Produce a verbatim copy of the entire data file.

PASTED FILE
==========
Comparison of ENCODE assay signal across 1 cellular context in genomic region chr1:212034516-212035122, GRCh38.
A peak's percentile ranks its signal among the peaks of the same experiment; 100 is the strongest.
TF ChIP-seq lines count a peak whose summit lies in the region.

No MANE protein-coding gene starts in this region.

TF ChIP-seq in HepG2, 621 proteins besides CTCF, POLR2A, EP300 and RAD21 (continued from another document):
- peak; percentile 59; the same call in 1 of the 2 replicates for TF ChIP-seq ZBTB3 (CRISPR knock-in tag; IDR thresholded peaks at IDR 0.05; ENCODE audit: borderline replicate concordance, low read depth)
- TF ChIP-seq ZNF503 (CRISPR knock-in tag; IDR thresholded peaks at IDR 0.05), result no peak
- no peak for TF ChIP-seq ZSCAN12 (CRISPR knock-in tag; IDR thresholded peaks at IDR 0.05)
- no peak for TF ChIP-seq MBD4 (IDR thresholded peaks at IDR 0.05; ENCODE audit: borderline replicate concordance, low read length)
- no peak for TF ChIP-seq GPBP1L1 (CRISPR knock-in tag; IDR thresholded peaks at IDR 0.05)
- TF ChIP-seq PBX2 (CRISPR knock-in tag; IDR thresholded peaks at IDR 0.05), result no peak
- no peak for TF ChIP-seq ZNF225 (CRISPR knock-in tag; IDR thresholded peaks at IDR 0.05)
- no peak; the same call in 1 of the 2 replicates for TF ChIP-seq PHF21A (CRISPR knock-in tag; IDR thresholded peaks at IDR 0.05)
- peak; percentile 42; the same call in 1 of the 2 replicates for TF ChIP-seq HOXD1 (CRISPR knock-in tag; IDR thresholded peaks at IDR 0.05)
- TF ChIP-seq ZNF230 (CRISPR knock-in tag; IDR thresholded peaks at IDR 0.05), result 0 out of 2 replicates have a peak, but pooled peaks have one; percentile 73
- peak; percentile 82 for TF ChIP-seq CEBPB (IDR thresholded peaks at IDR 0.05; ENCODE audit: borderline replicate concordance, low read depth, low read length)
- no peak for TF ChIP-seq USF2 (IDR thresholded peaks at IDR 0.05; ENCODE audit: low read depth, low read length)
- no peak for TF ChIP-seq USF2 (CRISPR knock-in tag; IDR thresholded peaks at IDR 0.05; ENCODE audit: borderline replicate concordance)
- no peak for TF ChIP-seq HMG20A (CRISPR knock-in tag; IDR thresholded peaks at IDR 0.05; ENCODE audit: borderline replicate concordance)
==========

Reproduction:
Comparison of ENCODE assay signal across 1 cellular context in genomic region chr1:212034516-212035122, GRCh38.
A peak's percentile ranks its signal among the peaks of the same experiment; 100 is the strongest.
TF ChIP-seq lines count a peak whose summit lies in the region.

No MANE protein-coding gene starts in this region.

TF ChIP-seq in HepG2, 621 proteins besides CTCF, POLR2A, EP300 and RAD21 (continued from another document):
- peak; percentile 59; the same call in 1 of the 2 replicates for TF ChIP-seq ZBTB3 (CRISPR knock-in tag; IDR thresholded peaks at IDR 0.05; ENCODE audit: borderline replicate concordance, low read depth)
- TF ChIP-seq ZNF503 (CRISPR knock-in tag; IDR thresholded peaks at IDR 0.05), result no peak
- no peak for TF ChIP-seq ZSCAN12 (CRISPR knock-in tag; IDR thresholded peaks at IDR 0.05)
- no peak for TF ChIP-seq MBD4 (IDR thresholded peaks at IDR 0.05; ENCODE audit: borderline replicate concordance, low read length)
- no peak for TF ChIP-seq GPBP1L1 (CRISPR knock-in tag; IDR thresholded peaks at IDR 0.05)
- TF ChIP-seq PBX2 (CRISPR knock-in tag; IDR thresholded peaks at IDR 0.05), result no peak
- no peak for TF ChIP-seq ZNF225 (CRISPR knock-in tag; IDR thresholded peaks at IDR 0.05)
- no peak; the same call in 1 of the 2 replicates for TF ChIP-seq PHF21A (CRISPR knock-in tag; IDR thresholded peaks at IDR 0.05)
- peak; percentile 42; the same call in 1 of the 2 replicates for TF ChIP-seq HOXD1 (CRISPR knock-in tag; IDR thresholded peaks at IDR 0.05)
- TF ChIP-seq ZNF230 (CRISPR knock-in tag; IDR thresholded peaks at IDR 0.05), result 0 out of 2 replicates have a peak, but pooled peaks have one; percentile 73
- peak; percentile 82 for TF ChIP-seq CEBPB (IDR thresholded peaks at IDR 0.05; ENCODE audit: borderline replicate concordance, low read depth, low read length)
- no peak for TF ChIP-seq USF2 (IDR thresholded peaks at IDR 0.05; ENCODE audit: low read depth, low read length)
- no peak for TF ChIP-seq USF2 (CRISPR knock-in tag; IDR thresholded peaks at IDR 0.05; ENCODE audit: borderline replicate concordance)
- no peak for TF ChIP-seq HMG20A (CRISPR knock-in tag; IDR thresholded peaks at IDR 0.05; ENCODE audit: borderline replicate concordance)